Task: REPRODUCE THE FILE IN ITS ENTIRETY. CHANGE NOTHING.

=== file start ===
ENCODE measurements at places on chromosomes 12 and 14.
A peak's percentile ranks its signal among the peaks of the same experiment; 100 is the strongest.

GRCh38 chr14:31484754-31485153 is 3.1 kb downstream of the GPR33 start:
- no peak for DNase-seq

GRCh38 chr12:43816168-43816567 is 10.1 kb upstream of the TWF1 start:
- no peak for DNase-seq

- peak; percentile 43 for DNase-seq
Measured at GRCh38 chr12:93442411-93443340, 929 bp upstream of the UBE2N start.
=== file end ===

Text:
ENCODE measurements at places on chromosomes 12 and 14.
A peak's percentile ranks its signal among the peaks of the same experiment; 100 is the strongest.

GRCh38 chr14:31484754-31485153 is 3.1 kb downstream of the GPR33 start:
- no peak for DNase-seq

GRCh38 chr12:43816168-43816567 is 10.1 kb upstream of the TWF1 start:
- no peak for DNase-seq

- peak; percentile 43 for DNase-seq
Measured at GRCh38 chr12:93442411-93443340, 929 bp upstream of the UBE2N start.